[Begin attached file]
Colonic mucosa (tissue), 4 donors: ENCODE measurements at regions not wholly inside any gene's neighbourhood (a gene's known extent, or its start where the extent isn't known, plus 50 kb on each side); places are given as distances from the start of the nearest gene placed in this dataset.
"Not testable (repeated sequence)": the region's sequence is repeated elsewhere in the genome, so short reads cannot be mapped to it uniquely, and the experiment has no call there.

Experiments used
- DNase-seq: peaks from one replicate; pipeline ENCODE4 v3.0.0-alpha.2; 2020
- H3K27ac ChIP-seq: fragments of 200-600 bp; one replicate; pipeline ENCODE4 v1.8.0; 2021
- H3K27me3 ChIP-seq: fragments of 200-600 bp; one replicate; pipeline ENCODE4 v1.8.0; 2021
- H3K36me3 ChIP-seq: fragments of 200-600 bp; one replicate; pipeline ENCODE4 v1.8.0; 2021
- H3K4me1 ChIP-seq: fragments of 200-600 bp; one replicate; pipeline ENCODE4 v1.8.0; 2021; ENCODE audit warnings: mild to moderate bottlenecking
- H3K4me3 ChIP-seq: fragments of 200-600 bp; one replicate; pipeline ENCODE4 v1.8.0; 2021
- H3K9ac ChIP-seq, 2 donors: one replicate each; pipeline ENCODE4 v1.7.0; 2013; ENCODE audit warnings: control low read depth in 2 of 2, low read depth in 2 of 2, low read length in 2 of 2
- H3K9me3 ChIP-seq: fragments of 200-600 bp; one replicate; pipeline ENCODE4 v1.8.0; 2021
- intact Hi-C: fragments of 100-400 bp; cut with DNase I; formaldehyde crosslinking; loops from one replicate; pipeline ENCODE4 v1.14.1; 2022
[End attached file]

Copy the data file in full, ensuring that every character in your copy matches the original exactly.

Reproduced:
Colonic mucosa (tissue), 4 donors: ENCODE measurements at regions not wholly inside any gene's neighbourhood (a gene's known extent, or its start where the extent isn't known, plus 50 kb on each side); places are given as distances from the start of the nearest gene placed in this dataset.
"Not testable (repeated sequence)": the region's sequence is repeated elsewhere in the genome, so short reads cannot be mapped to it uniquely, and the experiment has no call there.

Experiments used
- DNase-seq: peaks from one replicate; pipeline ENCODE4 v3.0.0-alpha.2; 2020
- H3K27ac ChIP-seq: fragments of 200-600 bp; one replicate; pipeline ENCODE4 v1.8.0; 2021
- H3K27me3 ChIP-seq: fragments of 200-600 bp; one replicate; pipeline ENCODE4 v1.8.0; 2021
- H3K36me3 ChIP-seq: fragments of 200-600 bp; one replicate; pipeline ENCODE4 v1.8.0; 2021
- H3K4me1 ChIP-seq: fragments of 200-600 bp; one replicate; pipeline ENCODE4 v1.8.0; 2021; ENCODE audit warnings: mild to moderate bottlenecking
- H3K4me3 ChIP-seq: fragments of 200-600 bp; one replicate; pipeline ENCODE4 v1.8.0; 2021
- H3K9ac ChIP-seq, 2 donors: one replicate each; pipeline ENCODE4 v1.7.0; 2013; ENCODE audit warnings: control low read depth in 2 of 2, low read depth in 2 of 2, low read length in 2 of 2
- H3K9me3 ChIP-seq: fragments of 200-600 bp; one replicate; pipeline ENCODE4 v1.8.0; 2021
- intact Hi-C: fragments of 100-400 bp; cut with DNase I; formaldehyde crosslinking; loops from one replicate; pipeline ENCODE4 v1.14.1; 2022